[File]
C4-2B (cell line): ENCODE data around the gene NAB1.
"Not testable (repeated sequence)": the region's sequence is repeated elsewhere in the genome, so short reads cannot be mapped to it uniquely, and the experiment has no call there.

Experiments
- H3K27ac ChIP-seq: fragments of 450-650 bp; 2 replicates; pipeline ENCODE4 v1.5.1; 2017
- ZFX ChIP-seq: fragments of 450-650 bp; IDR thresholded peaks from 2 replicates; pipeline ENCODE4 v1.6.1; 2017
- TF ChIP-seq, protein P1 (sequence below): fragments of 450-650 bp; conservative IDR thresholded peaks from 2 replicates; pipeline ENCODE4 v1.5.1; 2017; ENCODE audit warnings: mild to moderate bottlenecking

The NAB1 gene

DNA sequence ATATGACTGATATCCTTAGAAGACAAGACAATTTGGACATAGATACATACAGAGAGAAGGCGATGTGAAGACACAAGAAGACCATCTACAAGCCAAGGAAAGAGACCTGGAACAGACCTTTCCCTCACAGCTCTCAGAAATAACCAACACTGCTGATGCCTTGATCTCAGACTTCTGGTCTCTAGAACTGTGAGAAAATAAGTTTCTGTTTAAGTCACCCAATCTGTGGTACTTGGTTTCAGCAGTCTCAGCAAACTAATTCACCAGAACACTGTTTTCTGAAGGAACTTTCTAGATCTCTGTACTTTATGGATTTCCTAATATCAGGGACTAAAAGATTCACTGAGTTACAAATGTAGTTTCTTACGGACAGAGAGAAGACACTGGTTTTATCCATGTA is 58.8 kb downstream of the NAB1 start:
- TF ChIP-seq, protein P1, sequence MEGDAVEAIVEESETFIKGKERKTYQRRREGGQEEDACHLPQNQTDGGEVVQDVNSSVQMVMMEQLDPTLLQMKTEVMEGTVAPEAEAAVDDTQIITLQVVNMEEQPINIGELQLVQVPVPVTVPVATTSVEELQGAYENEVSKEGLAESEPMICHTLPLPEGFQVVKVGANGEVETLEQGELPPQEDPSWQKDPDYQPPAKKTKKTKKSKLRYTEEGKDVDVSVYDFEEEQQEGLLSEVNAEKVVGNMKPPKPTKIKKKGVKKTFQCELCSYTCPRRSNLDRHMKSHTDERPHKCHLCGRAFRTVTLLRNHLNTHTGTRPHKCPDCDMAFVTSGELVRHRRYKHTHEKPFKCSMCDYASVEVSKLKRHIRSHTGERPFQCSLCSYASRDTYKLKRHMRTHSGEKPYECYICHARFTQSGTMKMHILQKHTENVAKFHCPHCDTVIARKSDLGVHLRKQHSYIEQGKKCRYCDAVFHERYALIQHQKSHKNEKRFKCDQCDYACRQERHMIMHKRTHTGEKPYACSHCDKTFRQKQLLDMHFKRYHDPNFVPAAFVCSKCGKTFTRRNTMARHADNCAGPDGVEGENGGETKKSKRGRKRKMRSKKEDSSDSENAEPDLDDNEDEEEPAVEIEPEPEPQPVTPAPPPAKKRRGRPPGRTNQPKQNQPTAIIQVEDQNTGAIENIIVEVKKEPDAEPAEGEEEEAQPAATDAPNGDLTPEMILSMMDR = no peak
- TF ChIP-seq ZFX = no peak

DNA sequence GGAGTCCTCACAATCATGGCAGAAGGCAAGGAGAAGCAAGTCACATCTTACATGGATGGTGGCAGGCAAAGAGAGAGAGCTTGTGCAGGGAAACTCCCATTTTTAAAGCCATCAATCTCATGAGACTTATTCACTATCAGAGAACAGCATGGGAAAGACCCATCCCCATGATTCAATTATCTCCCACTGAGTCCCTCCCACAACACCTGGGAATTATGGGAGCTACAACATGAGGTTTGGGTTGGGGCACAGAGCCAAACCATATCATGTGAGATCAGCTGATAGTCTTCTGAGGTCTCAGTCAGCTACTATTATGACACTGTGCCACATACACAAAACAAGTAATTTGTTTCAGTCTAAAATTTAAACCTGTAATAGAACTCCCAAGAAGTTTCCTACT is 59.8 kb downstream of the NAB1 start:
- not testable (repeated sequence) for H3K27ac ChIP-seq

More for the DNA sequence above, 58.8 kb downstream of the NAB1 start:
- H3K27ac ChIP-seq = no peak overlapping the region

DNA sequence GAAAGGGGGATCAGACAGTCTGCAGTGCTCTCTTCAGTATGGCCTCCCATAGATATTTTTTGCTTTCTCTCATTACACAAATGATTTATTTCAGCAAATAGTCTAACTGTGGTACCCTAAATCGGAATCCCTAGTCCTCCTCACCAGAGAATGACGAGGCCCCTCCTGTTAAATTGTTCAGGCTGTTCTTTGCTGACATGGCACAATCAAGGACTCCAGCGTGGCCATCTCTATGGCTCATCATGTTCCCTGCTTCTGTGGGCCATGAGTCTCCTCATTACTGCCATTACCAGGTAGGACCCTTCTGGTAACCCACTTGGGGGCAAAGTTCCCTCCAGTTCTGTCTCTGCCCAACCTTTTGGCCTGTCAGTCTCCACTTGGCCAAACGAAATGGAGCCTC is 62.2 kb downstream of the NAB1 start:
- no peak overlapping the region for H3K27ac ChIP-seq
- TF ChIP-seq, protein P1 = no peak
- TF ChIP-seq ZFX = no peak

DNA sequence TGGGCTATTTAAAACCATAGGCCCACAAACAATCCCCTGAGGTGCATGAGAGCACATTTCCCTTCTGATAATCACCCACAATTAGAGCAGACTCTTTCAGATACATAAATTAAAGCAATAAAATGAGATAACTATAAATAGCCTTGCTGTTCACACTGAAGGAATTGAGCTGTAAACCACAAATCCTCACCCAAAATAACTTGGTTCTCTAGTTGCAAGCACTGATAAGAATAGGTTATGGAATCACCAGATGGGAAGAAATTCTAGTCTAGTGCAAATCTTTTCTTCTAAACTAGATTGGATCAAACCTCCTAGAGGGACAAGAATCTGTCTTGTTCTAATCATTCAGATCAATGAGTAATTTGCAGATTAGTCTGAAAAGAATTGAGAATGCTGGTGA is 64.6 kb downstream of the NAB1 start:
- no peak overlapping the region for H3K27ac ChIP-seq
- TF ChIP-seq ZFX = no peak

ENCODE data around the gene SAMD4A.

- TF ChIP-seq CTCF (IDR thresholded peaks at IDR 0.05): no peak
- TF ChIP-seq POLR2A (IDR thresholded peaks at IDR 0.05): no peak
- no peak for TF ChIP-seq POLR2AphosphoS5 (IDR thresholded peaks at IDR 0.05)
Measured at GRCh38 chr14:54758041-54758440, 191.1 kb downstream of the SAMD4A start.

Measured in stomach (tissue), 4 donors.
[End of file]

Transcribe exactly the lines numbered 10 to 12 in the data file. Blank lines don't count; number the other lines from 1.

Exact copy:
- TF ChIP-seq ZFX = no peak

DNA sequence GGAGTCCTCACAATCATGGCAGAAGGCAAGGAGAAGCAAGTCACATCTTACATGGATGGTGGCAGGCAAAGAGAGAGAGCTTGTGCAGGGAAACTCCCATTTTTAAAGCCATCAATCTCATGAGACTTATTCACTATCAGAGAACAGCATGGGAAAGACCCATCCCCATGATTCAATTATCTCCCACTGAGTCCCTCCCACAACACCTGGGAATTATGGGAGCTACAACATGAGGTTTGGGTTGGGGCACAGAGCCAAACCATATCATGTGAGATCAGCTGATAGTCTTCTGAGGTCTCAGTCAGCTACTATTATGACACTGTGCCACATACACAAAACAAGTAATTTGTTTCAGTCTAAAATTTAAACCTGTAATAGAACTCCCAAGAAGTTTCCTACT is 59.8 kb downstream of the NAB1 start:
- not testable (repeated sequence) for H3K27ac ChIP-seq